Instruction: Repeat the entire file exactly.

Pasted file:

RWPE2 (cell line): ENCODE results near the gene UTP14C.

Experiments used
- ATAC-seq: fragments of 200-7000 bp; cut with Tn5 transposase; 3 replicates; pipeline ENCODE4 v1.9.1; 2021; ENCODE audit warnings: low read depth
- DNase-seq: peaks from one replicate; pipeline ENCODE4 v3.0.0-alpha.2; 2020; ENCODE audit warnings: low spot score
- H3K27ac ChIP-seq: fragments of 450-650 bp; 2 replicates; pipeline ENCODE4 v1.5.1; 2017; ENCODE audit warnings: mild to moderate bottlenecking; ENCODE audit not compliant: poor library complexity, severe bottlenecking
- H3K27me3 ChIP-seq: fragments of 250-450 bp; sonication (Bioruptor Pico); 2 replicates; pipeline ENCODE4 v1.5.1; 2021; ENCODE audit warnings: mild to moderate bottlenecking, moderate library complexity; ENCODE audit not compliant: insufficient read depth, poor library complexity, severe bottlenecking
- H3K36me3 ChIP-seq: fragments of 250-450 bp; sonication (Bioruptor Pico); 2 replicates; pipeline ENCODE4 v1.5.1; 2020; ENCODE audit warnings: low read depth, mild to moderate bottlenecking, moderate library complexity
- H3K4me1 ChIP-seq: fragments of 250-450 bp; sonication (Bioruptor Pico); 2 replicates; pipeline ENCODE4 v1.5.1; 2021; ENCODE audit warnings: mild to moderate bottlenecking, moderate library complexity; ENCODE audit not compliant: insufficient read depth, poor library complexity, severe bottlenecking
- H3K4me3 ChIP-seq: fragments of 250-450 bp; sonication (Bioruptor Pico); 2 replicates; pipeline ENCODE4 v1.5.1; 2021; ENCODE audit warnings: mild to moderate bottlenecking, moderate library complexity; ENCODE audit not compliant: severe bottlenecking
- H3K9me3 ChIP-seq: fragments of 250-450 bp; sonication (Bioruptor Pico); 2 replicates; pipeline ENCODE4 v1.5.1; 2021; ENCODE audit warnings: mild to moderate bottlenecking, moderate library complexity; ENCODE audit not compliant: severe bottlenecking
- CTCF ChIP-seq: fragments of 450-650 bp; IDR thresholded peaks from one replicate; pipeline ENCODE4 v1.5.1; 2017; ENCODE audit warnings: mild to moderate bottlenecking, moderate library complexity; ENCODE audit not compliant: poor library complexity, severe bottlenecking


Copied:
RWPE2 (cell line): ENCODE results near the gene UTP14C.

Experiments used
- ATAC-seq: fragments of 200-7000 bp; cut with Tn5 transposase; 3 replicates; pipeline ENCODE4 v1.9.1; 2021; ENCODE audit warnings: low read depth
- DNase-seq: peaks from one replicate; pipeline ENCODE4 v3.0.0-alpha.2; 2020; ENCODE audit warnings: low spot score
- H3K27ac ChIP-seq: fragments of 450-650 bp; 2 replicates; pipeline ENCODE4 v1.5.1; 2017; ENCODE audit warnings: mild to moderate bottlenecking; ENCODE audit not compliant: poor library complexity, severe bottlenecking
- H3K27me3 ChIP-seq: fragments of 250-450 bp; sonication (Bioruptor Pico); 2 replicates; pipeline ENCODE4 v1.5.1; 2021; ENCODE audit warnings: mild to moderate bottlenecking, moderate library complexity; ENCODE audit not compliant: insufficient read depth, poor library complexity, severe bottlenecking
- H3K36me3 ChIP-seq: fragments of 250-450 bp; sonication (Bioruptor Pico); 2 replicates; pipeline ENCODE4 v1.5.1; 2020; ENCODE audit warnings: low read depth, mild to moderate bottlenecking, moderate library complexity
- H3K4me1 ChIP-seq: fragments of 250-450 bp; sonication (Bioruptor Pico); 2 replicates; pipeline ENCODE4 v1.5.1; 2021; ENCODE audit warnings: mild to moderate bottlenecking, moderate library complexity; ENCODE audit not compliant: insufficient read depth, poor library complexity, severe bottlenecking
- H3K4me3 ChIP-seq: fragments of 250-450 bp; sonication (Bioruptor Pico); 2 replicates; pipeline ENCODE4 v1.5.1; 2021; ENCODE audit warnings: mild to moderate bottlenecking, moderate library complexity; ENCODE audit not compliant: severe bottlenecking
- H3K9me3 ChIP-seq: fragments of 250-450 bp; sonication (Bioruptor Pico); 2 replicates; pipeline ENCODE4 v1.5.1; 2021; ENCODE audit warnings: mild to moderate bottlenecking, moderate library complexity; ENCODE audit not compliant: severe bottlenecking
- CTCF ChIP-seq: fragments of 450-650 bp; IDR thresholded peaks from one replicate; pipeline ENCODE4 v1.5.1; 2017; ENCODE audit warnings: mild to moderate bottlenecking, moderate library complexity; ENCODE audit not compliant: poor library complexity, severe bottlenecking